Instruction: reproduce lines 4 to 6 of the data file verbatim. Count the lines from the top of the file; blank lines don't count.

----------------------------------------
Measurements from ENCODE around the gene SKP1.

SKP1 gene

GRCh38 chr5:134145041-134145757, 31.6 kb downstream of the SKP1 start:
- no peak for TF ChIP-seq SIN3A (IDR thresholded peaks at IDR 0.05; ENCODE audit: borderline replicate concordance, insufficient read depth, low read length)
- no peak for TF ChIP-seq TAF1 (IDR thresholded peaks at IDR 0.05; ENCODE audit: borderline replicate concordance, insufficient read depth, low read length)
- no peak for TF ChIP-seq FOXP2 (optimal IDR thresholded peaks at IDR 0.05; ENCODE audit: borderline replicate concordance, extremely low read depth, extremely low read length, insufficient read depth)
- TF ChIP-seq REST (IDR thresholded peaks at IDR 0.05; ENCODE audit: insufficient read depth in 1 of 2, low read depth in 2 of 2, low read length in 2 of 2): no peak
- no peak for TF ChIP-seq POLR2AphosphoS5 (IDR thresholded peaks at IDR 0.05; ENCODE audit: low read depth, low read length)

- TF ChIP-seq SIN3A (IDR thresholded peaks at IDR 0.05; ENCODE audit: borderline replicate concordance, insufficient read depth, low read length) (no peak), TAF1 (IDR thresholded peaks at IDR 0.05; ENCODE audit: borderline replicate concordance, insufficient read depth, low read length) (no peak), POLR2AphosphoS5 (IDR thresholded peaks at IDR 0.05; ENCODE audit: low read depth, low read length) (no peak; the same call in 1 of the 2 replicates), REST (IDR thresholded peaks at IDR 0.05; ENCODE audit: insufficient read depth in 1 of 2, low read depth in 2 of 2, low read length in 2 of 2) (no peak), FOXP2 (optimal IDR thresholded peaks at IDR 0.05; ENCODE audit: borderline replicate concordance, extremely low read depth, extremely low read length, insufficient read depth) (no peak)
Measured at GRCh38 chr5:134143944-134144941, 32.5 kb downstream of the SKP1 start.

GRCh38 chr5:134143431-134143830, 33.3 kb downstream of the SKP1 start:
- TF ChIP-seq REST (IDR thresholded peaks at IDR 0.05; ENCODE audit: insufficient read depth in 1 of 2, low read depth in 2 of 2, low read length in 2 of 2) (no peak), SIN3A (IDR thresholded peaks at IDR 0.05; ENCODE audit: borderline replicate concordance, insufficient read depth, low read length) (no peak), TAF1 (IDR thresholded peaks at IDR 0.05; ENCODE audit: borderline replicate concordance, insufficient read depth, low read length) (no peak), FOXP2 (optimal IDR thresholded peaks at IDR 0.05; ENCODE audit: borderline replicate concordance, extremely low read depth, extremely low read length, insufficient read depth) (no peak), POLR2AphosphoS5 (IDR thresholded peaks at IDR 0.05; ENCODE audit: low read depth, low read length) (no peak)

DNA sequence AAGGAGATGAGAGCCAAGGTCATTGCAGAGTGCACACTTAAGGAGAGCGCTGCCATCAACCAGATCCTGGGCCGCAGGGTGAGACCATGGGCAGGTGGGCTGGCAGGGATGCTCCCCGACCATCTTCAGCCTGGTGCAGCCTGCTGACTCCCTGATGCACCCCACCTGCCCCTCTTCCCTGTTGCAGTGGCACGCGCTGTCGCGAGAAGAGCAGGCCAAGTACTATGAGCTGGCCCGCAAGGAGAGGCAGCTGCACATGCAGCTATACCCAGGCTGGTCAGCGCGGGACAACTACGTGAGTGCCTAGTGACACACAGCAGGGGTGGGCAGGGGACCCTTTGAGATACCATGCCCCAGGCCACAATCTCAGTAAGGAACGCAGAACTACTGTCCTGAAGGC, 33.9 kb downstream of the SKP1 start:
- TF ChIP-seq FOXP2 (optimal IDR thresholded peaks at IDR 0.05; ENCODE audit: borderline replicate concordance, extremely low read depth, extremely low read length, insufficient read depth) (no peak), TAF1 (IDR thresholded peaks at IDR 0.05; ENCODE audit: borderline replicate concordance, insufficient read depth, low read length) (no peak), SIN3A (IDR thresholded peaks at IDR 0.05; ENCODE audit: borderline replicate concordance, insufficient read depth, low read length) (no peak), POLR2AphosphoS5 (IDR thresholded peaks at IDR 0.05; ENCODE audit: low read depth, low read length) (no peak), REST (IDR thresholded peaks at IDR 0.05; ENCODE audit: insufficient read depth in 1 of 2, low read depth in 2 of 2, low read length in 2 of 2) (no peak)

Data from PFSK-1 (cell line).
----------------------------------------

- no peak for TF ChIP-seq SIN3A (IDR thresholded peaks at IDR 0.05; ENCODE audit: borderline replicate concordance, insufficient read depth, low read length)
- no peak for TF ChIP-seq TAF1 (IDR thresholded peaks at IDR 0.05; ENCODE audit: borderline replicate concordance, insufficient read depth, low read length)
- no peak for TF ChIP-seq FOXP2 (optimal IDR thresholded peaks at IDR 0.05; ENCODE audit: borderline replicate concordance, extremely low read depth, extremely low read length, insufficient read depth)